Healthy Living

Break the habit of eating + watching TV

West Elm Tripod Table
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In a 1987 study published in the Journal of Gastroenterology, researchers make a compelling case that distracted eating creates a stressful situation. But eating while watching TV (the number one distracted eating habit), most would argue, is not a bad thing. I for one associated it with being productive. I’m getting two things done at once!

That is what I thought but there was this bigger issue I was now being forced to think about. Because I need to be more thoughtful about my gastrointestinal health, I decided to look into this topic a little more. These are some of the things that I learned:

  • The stress caused by distracted eating throws off our metabolism and digestion.
  • Eating while you’re slouched over is a terrible position for digestion because it increases the chances that food will get trapped causing gas, heartburn, and bloating.
  • When we’re eating while watching TV, we tend to eat more because we’re paying less attention to our internal processing food cues which tell us when we’re full.
  • It feeds into the habit of nighttime snacking, which can cause sleep disturbances.
  • That sleep disturbance means we don’t get refreshing sleep and are more tired and have less impulse control the next day.
  • Late night snacking leaves more undigested food behind, so you grow a gut.
  • The habit of eating late at night can lead to depression.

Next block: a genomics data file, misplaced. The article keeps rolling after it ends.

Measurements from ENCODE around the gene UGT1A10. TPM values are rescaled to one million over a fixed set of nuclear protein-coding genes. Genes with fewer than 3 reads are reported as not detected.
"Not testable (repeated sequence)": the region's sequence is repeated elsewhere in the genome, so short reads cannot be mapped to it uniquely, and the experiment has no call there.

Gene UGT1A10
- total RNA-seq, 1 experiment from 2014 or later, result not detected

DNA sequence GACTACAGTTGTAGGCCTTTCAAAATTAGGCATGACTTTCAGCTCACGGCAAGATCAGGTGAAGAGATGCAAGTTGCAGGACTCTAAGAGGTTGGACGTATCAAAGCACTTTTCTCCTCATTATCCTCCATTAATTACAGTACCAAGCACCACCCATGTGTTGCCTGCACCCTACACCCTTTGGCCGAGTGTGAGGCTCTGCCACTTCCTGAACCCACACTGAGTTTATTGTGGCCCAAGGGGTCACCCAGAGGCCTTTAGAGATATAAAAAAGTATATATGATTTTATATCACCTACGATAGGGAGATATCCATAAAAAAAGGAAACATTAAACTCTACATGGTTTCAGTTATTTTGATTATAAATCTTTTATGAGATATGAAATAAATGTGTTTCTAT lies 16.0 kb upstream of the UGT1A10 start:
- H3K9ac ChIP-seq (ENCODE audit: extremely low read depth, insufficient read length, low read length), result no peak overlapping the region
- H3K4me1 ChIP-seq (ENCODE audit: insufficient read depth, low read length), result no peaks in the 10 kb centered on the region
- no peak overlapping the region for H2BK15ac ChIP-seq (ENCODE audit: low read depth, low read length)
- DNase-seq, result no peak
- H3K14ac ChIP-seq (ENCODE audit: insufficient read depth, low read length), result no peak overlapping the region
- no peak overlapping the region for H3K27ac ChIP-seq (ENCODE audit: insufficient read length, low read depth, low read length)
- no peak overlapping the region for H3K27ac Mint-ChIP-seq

• And there’s a rise in lower back pain associated with sitting on soft sofas.

The way I began to look at this issue is this: On the one hand, we’re trying to maintain our weight, have a flat stomach, and want all the other benefits of good digestion, but our habit over here could be sabotaging our hard work.

Since the research, I began to take my habit of eating while watching TV a little more seriously. To help me make it a priority, I do what I often do to help me decide whether it’s worth it to change a habit: I consider the person I’m trying to become. I visualized one version of myself in the future having meals at a table and another where I continue to eat and watch TV. One version came across as more successful person so here we are. I’m now cleaning up this habit and if you want to as well, you can try my approach.

Willpower-proof your life

It will be easier to stick to any habit if you set up your environment to do the right thing. So for this habit, that’s my approach or where I’m focusing my initial efforts. I’m making alternative options more attractive. By doing that, I won’t have to remind myself not to plunk down in front of the TV with my veggie bowl on my lap. Instead of forcing myself not to eat in front of the TV, I will be feeding my love for nice things and that vision of the more successful future-me. Here are 7 ways you too can willpower-proof your life to make eating and watching TV a less attractive habit.

1. Make your dining area pretty

We’re pleasure seekers, it’s true, but it’s not just food that can give us a pleasant dining experience. The West Elm tripod table above and the colorful dining area is a great example of a pretty space that’s a more pleasant alternative to eating on the sofa. And the flowers and the fruit bowl are great ideas to steal. I also like a beautiful light fixture and upholstered chairs in your dining area, they give it that upgraded dining experience. I know where I would prefer to eat!